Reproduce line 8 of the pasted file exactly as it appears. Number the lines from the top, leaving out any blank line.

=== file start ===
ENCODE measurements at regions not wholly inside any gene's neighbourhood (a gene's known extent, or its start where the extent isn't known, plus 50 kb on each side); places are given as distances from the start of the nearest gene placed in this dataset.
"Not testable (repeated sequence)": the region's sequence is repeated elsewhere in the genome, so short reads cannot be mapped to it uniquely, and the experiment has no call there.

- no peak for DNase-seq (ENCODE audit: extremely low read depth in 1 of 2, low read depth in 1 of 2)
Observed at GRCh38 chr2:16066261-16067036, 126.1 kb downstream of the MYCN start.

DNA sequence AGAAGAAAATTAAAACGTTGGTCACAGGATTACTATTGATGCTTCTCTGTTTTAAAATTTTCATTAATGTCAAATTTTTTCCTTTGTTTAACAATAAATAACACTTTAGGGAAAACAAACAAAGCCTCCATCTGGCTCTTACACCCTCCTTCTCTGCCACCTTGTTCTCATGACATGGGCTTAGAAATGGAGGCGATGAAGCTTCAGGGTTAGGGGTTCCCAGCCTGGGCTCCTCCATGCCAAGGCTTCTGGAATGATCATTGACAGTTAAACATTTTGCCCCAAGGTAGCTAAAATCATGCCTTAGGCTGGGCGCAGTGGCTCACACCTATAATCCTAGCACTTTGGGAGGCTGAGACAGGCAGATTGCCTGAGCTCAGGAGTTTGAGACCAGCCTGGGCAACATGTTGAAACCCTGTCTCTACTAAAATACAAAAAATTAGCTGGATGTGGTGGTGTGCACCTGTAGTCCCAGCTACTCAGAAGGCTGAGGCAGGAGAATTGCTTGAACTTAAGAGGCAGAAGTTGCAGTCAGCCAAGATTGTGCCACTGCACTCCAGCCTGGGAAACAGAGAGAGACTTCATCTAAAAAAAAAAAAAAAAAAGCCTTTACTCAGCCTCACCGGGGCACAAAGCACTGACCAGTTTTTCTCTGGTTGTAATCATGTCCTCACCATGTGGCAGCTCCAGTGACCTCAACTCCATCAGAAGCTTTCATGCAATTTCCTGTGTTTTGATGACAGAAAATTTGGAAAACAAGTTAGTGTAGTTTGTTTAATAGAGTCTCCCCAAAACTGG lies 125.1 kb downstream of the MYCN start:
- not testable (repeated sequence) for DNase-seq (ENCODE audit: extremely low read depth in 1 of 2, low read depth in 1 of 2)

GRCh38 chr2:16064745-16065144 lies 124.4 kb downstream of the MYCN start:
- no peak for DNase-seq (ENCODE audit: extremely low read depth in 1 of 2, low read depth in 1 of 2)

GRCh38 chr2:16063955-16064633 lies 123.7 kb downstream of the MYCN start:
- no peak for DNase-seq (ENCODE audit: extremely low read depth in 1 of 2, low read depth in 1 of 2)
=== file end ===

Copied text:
- no peak for DNase-seq (ENCODE audit: extremely low read depth in 1 of 2, low read depth in 1 of 2)